To test these hypotheses, we utilized Nielsen data on cigarette and electronic cigarette sales in Massachusetts and the USA as a whole to directly measure any changes in purchasing after messaging and policy changes related to the EVALI outbreak, the subsequent ban on e-cigarettes in Massachusetts, the implementation of COVID-19 emergency measures, and the implementation of the Massachusetts excise tax through an interrupted time series analysis of year over year data with a control group. In an ancillary analysis, we utilized online surveys administered approximately 20–30 days before and after the tax commencement date of June 1, 2020, to generate hypotheses that might help us interpret the results from the analysis of consumer purchasing data. This study contributes valuable new knowledge to the public health literature not only because it is the first study of its kind to evaluate Massachusetts’s 75% excise tax on e-cigarettes, but also because it is the first to empirically analyze the impact of the EVALI scare on both electronic cigarette and tobacco cigarette consumption.

Methods

Design overview

We conducted a two-part study to assess the combined impacts of several events, including the EVALI outbreak, Massachusetts excise e-cigarette tax, and flavored tobacco product ban.

Part 1 Nielsen ScanTrack data, which track the UPC information of products sold at partnering retailers around the country, were utilized to measure changes in the purchasing behavior of Greater Boston area e-cigarette consumers, and US consumers at large. The dataset we analyzed contained information about the Tobacco Alternatives (Vapor) and Cigarette categories, which refer to UPC-coded electronic and combustible cigarettes, sold in the Greater Boston area and US convenience channels; the dataset contained data for 136 single weeks ending on September 5, 2020. The data were aggregate and not linked to any individual consumer or establishment. We tabulated the number of units and total sales of e-cigarettes and combustible cigarettes purchased in the Greater Boston area and the USA as a whole before and after several intervention cut points and then determined whether there was any change in consumer purchasing habits after each point by conducting an interrupted time-series analysis using Stata Statistical Software, Release 16 [42].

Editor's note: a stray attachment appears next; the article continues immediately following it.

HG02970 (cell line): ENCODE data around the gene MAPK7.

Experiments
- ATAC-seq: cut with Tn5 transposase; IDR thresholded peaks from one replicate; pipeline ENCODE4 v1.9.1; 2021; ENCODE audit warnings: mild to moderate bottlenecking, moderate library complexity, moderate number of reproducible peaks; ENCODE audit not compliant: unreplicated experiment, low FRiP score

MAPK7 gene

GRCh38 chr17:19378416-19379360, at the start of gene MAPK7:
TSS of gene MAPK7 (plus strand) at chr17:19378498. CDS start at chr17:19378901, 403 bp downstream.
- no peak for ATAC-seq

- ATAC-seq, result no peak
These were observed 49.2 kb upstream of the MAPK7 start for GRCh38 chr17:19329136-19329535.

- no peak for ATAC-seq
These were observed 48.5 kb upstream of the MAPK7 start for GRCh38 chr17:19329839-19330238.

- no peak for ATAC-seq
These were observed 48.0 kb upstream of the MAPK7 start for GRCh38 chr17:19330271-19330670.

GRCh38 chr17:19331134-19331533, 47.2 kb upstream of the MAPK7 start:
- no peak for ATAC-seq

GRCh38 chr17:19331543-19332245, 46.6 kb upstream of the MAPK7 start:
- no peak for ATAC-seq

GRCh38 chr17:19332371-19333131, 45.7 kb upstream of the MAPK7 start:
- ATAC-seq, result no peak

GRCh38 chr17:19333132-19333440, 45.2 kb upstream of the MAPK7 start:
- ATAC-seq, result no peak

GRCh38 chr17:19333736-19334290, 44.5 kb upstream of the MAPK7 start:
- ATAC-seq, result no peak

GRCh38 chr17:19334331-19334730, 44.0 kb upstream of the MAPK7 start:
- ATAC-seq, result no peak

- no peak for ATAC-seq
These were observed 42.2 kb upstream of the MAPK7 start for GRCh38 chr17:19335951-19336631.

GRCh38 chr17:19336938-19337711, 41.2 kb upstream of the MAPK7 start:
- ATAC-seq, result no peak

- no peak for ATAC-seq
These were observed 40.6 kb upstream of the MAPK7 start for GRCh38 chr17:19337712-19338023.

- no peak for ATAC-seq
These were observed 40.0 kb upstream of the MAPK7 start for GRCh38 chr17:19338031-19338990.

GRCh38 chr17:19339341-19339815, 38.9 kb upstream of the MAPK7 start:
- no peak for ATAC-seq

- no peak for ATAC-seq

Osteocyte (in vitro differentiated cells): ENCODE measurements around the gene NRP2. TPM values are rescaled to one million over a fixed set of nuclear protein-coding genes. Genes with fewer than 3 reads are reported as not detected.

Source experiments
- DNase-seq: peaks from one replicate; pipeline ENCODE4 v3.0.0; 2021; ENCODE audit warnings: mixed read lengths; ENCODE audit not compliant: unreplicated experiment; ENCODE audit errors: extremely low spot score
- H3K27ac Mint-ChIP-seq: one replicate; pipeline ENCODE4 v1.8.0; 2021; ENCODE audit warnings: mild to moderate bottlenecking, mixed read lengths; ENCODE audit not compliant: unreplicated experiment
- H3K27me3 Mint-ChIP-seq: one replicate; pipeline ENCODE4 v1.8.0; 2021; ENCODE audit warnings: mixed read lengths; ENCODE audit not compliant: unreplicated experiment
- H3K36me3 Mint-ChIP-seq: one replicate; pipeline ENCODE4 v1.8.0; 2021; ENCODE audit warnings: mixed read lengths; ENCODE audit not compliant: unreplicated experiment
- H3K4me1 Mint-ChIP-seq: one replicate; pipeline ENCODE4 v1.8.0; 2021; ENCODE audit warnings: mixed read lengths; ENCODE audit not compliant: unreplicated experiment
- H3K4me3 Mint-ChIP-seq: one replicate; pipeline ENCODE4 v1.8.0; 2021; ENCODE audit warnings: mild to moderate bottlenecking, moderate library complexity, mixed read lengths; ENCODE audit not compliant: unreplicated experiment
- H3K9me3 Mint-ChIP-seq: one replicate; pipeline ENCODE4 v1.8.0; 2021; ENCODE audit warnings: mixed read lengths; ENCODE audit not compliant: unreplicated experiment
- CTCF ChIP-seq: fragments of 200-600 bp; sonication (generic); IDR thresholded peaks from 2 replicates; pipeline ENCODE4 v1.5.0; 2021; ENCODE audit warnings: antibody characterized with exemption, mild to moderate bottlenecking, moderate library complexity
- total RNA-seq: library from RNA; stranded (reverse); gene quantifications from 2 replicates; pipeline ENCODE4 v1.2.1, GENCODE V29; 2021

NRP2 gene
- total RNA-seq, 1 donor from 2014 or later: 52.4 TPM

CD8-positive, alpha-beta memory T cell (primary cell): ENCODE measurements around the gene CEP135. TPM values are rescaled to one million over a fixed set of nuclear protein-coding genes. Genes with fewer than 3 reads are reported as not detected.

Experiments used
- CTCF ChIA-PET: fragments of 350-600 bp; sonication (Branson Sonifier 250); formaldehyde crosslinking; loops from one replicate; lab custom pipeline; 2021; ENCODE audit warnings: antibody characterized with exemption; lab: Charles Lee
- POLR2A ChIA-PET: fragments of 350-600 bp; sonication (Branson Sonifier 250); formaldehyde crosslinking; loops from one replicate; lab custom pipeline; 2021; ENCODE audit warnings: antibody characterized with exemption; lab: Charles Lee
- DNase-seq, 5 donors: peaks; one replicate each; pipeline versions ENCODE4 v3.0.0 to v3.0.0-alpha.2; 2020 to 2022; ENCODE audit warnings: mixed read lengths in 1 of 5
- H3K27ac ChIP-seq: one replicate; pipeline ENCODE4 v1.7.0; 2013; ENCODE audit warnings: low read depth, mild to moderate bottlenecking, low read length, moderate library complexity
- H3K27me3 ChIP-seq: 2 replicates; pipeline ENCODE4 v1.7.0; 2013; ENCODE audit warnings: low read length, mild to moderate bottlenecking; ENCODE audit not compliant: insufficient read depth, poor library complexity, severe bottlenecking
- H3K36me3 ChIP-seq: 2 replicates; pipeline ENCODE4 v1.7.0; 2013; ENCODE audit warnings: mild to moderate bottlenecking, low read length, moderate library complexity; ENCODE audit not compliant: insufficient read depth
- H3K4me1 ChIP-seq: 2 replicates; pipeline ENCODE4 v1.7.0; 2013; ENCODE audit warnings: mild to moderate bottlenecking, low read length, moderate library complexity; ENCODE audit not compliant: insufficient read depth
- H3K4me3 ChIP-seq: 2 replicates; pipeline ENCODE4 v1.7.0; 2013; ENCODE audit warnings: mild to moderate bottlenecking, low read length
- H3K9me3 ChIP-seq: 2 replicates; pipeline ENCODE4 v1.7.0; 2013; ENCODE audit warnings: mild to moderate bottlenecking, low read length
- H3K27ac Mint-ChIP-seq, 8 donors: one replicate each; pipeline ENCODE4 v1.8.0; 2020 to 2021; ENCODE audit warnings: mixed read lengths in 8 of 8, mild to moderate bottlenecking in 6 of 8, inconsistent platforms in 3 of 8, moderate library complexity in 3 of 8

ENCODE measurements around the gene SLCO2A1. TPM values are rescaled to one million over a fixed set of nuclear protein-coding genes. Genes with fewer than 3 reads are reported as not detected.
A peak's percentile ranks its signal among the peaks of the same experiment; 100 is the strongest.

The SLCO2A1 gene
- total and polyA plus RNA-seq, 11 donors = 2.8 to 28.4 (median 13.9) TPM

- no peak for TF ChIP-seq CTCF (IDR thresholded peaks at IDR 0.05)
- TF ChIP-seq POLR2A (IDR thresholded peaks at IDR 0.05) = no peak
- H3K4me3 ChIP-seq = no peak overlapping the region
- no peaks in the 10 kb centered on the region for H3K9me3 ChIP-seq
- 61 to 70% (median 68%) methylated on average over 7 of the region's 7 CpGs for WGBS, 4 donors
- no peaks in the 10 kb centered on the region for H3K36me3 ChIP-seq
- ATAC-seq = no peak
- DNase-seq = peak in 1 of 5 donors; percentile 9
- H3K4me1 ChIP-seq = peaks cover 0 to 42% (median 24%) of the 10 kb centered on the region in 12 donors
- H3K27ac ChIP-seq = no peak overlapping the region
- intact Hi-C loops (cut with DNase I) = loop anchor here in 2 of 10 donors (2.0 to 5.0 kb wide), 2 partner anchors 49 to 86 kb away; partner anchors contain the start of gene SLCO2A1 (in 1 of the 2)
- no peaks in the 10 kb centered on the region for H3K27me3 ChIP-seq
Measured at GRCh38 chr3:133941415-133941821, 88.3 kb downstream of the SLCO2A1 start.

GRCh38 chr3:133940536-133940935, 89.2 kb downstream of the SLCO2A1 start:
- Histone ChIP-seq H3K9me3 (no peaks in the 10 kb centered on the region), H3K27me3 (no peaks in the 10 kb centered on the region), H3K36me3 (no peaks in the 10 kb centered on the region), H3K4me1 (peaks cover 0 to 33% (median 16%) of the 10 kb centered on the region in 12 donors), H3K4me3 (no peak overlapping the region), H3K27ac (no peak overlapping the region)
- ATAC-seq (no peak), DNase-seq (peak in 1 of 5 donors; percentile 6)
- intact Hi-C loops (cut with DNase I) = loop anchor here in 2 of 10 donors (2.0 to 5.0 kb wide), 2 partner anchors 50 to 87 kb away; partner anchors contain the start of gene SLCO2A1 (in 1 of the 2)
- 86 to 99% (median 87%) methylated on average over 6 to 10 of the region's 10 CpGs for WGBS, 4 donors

Part 2 A survey was designed to explore the possibility that individuals would obtain e-cigarettes outside of the Commonwealth of Massachusetts to evade the excise tax and flavor ban. Prior to the implementation of the excise tax, a baseline survey (see Additional File 1) of 36 adults who consumed e-cigarettes was conducted between May 3 and May 31, 2020 to measure the frequency of e-cigarette use among participants and assess the type(s) of e-cigarettes they used; where they obtained devices and cartridges; and whether they also smoked combustible cigarettes, marijuana, or marijuana-based vaporizable products. In the month following the implementation of the tax, participants were asked to complete a follow-up survey (see Additional File 2) containing the same questions along with questions related to their knowledge of the tax. The data were then analyzed to assess whether the excise tax had a measurable effect on participants’ use of e-cigarettes and/or other types of legal combustible/vaporizable drugs.